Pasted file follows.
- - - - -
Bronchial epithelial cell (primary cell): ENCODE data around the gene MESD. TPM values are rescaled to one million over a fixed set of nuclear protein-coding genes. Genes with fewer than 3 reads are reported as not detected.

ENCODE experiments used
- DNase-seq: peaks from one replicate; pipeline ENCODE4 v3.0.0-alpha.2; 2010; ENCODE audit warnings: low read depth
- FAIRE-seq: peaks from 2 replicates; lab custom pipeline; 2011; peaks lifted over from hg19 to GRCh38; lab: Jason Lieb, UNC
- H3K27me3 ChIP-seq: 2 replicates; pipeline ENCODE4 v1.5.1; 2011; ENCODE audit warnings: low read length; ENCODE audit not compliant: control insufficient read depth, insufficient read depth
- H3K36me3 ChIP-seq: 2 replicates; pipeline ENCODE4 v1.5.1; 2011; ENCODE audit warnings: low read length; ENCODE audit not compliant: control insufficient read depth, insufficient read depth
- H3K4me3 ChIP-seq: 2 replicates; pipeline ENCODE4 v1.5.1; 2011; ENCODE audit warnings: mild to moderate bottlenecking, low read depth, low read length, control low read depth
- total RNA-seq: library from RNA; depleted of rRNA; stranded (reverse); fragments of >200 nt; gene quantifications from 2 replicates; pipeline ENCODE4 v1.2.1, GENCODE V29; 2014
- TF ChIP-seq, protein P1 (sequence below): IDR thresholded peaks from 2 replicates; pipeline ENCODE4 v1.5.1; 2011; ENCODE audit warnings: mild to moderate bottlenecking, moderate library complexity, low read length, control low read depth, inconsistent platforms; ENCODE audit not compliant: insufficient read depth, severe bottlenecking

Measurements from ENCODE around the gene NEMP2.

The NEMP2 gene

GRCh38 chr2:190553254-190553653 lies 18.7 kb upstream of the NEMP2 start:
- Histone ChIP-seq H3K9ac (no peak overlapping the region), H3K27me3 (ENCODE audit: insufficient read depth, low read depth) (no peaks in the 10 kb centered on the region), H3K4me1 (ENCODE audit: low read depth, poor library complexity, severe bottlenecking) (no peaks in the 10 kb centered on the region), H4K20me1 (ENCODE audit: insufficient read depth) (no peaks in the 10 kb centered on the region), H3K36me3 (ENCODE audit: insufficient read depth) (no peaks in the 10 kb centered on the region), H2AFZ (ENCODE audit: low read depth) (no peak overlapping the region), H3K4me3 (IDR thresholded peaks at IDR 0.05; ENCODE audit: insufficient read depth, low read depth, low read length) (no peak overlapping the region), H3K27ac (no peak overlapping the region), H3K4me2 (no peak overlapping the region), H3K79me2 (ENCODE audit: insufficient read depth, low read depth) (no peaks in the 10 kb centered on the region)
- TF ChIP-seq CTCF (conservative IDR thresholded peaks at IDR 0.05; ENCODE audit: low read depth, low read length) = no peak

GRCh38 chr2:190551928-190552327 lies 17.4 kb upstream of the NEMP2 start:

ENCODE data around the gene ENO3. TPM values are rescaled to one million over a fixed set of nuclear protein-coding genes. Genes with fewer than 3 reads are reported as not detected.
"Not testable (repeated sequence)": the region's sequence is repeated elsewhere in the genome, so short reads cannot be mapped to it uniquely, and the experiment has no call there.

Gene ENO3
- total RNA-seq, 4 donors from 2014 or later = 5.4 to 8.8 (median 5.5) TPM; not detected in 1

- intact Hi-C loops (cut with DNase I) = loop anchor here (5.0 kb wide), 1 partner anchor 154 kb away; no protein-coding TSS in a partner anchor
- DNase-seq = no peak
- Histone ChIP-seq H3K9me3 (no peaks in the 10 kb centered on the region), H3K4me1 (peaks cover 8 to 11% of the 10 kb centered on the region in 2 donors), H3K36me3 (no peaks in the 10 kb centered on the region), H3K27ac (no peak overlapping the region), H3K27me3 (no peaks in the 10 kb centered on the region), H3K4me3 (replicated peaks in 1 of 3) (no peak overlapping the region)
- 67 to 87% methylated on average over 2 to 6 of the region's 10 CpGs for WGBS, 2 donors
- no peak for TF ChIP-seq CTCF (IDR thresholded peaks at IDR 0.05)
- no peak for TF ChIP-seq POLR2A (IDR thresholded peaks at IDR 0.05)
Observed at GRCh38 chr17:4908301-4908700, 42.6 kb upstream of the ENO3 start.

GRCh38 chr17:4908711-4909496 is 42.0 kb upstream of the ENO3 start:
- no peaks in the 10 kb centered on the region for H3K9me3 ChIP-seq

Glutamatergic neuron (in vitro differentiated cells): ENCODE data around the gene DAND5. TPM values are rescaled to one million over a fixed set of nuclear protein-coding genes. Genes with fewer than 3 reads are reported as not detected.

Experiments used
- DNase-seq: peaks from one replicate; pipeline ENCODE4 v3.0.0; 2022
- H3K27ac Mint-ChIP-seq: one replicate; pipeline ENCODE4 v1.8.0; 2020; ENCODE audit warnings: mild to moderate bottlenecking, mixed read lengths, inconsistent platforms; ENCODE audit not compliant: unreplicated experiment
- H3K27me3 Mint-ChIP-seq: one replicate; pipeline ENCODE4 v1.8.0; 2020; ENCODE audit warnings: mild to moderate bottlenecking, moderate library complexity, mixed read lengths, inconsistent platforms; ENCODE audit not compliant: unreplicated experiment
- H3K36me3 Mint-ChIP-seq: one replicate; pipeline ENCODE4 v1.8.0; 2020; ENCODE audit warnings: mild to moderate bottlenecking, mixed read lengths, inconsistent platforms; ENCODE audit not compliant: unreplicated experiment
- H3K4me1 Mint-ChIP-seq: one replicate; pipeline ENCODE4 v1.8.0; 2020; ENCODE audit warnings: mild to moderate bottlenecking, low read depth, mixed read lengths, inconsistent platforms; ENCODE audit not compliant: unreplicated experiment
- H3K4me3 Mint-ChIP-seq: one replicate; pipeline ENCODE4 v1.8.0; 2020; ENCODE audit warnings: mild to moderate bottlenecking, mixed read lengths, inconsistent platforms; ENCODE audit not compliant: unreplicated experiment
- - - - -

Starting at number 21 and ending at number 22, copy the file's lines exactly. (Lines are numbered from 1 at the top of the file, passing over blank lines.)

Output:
- DNase-seq = no peak
- Histone ChIP-seq H3K9me3 (no peaks in the 10 kb centered on the region), H3K4me1 (peaks cover 8 to 11% of the 10 kb centered on the region in 2 donors), H3K36me3 (no peaks in the 10 kb centered on the region), H3K27ac (no peak overlapping the region), H3K27me3 (no peaks in the 10 kb centered on the region), H3K4me3 (replicated peaks in 1 of 3) (no peak overlapping the region)